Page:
Alright. But even if you got an injunction, would that just mean that the current contracts would continue or would you be able to- 

Dave (12:49): 

Right. It would, it would allow us to continue to have the current contracts be offered until the case was concluded. And that’s sort of a normal- it’s to hold things where they are, because obviously if the market closes down, then the case is, is gonna be practically moot if not legally moot by the time the, the court gets around to issuing a decision. 

Tom (13:06): 

But it wouldn’t allow for any new contracts to be introduced until- 

Dave (13:12): 

We’ve asked. So we have these markets involving the 2024 Republican and Democratic presidential nominations general election, and we’ve asked to be able to keep those open and to add new candidates, right? If they come up. But so very, very limited in that respect. And of course if we win the whole thing then, then we would hope to be back in operation and offering Senate and House races and, and other political questions as we, as we have in the past. 

John (13:36): 

Right, right. We know we often, I mean at any one time we might have 300 different markets were it not for, for this. Right. New Hampshire’s primary, you know, all those things that are- people wanna, wanna forecast. 

Tom (13:48): 

So in terms of the slightly broader landscape, as you know, the University of Iowa has been operating political prediction markets- I don’t think as many markets as you all have had, but also kind of a, as an academic institution, I guess also under a no-action letter. But have they, have they been told to cease operations? 

John (14:09): 

Not that I’m aware of. They were really the trailblazer on this. It was 30 years ago that they got their no-action letter and the no-action letter that Victoria University received that I referenced at the beginning of this program, it was patterned on University of Iowa’s the no-action letter they received.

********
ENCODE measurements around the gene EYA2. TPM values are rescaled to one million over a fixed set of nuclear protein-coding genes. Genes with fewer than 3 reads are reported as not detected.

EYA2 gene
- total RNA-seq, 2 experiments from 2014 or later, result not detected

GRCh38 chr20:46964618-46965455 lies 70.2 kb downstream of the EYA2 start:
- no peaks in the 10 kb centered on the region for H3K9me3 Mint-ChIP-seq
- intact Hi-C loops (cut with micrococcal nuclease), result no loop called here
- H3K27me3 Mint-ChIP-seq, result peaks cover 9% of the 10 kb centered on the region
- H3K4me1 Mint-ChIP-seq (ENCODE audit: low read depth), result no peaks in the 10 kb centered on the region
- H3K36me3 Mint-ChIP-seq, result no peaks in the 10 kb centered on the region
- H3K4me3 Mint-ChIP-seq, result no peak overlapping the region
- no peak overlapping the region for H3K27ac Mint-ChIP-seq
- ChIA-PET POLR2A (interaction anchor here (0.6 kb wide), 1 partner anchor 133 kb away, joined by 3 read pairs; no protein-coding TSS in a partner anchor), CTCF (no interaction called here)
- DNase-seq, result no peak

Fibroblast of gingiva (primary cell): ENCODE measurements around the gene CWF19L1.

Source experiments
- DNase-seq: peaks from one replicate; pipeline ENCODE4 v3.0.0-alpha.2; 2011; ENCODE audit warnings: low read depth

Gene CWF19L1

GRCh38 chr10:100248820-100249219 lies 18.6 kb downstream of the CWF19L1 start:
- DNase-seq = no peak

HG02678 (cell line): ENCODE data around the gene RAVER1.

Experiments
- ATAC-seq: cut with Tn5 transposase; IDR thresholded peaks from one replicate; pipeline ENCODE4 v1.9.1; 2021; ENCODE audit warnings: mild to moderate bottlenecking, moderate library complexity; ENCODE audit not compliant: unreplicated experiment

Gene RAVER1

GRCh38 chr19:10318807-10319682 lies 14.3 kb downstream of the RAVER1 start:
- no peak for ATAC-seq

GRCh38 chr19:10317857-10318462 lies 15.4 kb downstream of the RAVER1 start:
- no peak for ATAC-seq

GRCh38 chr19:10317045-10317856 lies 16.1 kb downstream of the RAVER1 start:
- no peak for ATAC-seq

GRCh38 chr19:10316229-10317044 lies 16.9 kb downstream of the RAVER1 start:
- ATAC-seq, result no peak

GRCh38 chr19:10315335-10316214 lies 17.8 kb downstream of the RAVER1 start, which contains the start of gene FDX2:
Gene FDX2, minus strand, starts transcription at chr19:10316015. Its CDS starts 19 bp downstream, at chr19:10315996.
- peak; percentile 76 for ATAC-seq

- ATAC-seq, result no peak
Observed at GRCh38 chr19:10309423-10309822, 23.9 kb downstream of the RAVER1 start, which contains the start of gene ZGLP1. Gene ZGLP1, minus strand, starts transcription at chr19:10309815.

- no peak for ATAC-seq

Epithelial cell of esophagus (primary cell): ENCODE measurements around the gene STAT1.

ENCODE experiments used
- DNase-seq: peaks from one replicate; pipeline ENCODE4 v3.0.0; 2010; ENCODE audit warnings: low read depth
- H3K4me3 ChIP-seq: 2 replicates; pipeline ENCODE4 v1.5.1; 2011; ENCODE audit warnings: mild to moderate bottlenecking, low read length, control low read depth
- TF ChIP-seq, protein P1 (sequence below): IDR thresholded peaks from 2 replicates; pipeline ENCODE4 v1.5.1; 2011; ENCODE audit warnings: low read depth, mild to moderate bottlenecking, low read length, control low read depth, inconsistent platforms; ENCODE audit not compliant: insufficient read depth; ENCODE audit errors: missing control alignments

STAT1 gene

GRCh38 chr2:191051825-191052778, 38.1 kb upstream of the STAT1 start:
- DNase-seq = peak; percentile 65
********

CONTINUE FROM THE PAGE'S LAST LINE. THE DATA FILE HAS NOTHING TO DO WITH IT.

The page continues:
Tom (14:25): 

Yeah. So I guess since they didn’t tell you which one of the conditions you violated or the no-action letter, you don’t, you can’t really explain why they went after you and not the University of Iowa. 

John (14:36): 

I can’t <laugh> I can’t explain anything. 

Tom (14:39): 

Maybe that’s the university, the University of Iowa has two senators and put several members of Congress <laugh> that- 

Dave (14:45): 

New Zealand does not. That’s a good point. <Laugh>.  

John (14:46): 


Tom (14:49): 

And also, there’s another, I think a bigger operation Kalshi, which is- you referenced earlier, which has an approved, basically is an approved exchange platform from- by the CFTC and has made this application to introduce these political event markets and is waiting, I guess waiting for the CFTC’s decision. I guess I assume that the CFTC maybe <laugh>, maybe they, they’re hoping they’ll win the case against you before they have to make a decision about Kalshi or, I don’t know if you wanna speculate. 

Dave (15:23): 

It’s hard to understand how those two are related. I can’t tell you that one of the commissioners, commissioners released a statement when the Kalshi petition was first filed, essentially saying, “Hey, it’s not fair that PredictIt should be able to do this and Kalshi shouldn’t.” And that, you know, I can understand that argument, but she at least made that connection. But other than that, the process is opaque to us. We, we did file comments on the Kalshi petition and we urged the commission to approve it and we would love to see these markets approved for fully regulated markets, designated contract markets as they’re known in technically, and in fact, we have an application to run a DCM from Aristotle pending right now. It’s moving along through the regulatory process in the CFTC.